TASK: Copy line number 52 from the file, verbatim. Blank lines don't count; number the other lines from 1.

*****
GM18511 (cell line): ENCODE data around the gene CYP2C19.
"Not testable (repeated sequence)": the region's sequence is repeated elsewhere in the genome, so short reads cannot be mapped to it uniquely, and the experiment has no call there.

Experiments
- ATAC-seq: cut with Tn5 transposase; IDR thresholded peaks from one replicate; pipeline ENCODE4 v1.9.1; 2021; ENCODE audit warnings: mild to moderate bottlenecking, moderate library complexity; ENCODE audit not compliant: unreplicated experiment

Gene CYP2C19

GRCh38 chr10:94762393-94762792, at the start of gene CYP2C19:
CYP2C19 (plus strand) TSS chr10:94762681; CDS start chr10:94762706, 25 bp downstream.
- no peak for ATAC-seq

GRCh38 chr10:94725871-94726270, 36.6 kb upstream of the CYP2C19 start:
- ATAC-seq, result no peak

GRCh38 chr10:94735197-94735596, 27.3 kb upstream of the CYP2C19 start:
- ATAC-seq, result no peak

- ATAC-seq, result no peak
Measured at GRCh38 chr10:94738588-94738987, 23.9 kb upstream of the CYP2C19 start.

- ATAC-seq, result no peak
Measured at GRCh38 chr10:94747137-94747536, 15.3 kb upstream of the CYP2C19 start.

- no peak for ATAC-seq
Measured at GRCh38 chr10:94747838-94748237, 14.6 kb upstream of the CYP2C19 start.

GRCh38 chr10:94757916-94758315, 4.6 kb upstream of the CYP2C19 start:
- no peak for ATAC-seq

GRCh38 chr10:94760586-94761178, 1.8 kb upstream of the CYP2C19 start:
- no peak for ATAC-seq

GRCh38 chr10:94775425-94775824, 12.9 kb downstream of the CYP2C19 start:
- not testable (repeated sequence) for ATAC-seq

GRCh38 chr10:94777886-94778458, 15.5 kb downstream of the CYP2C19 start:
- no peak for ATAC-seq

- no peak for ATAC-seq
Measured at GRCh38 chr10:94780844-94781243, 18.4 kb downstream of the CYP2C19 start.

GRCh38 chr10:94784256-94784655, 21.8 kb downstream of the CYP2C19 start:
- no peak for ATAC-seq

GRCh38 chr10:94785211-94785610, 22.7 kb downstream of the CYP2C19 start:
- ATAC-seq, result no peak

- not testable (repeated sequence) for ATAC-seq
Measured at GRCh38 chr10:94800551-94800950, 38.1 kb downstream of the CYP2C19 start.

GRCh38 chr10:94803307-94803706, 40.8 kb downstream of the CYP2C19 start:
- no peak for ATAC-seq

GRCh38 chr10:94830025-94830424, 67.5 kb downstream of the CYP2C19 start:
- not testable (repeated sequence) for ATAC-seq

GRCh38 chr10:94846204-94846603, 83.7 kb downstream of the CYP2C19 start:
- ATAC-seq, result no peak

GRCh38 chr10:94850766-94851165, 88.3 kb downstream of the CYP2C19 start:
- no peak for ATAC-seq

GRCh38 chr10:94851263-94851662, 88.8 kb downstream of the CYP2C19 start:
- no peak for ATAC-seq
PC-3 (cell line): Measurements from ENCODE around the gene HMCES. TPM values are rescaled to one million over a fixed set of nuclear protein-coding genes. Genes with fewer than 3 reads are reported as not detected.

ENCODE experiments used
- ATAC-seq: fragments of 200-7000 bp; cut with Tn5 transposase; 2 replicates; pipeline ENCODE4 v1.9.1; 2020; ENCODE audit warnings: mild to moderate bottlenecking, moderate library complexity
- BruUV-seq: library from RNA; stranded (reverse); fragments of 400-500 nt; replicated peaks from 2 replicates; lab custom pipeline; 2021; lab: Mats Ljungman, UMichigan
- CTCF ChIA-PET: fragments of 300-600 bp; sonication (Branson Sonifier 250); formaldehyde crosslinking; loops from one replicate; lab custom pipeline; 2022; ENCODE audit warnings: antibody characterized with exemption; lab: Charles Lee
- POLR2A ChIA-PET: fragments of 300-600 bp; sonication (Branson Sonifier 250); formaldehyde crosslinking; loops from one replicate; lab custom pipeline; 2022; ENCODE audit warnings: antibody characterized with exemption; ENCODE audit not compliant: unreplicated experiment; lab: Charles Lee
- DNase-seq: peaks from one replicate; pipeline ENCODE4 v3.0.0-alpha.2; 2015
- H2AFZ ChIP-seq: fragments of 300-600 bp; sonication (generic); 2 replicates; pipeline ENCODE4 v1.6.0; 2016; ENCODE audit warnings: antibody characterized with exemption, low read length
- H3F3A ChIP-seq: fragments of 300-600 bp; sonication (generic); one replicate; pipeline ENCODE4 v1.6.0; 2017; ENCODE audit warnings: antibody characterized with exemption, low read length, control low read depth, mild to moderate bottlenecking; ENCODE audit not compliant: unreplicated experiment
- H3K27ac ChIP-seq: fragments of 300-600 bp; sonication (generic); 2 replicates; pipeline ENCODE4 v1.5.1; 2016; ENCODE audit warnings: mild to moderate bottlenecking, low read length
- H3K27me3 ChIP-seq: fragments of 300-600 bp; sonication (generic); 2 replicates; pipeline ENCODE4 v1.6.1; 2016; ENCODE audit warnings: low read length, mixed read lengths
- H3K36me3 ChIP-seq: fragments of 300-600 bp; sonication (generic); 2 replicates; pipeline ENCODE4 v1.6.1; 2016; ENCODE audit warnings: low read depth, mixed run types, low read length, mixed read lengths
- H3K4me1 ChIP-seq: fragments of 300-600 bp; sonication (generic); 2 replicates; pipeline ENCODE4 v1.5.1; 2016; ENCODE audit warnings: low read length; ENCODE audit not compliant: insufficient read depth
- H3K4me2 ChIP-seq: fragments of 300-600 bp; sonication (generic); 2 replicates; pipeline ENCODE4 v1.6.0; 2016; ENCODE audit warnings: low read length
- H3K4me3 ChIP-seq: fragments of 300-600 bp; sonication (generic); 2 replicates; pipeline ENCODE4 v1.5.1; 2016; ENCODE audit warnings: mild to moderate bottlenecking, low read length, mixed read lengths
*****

- H2AFZ ChIP-seq: fragments of 300-600 bp; sonication (generic); 2 replicates; pipeline ENCODE4 v1.6.0; 2016; ENCODE audit warnings: antibody characterized with exemption, low read length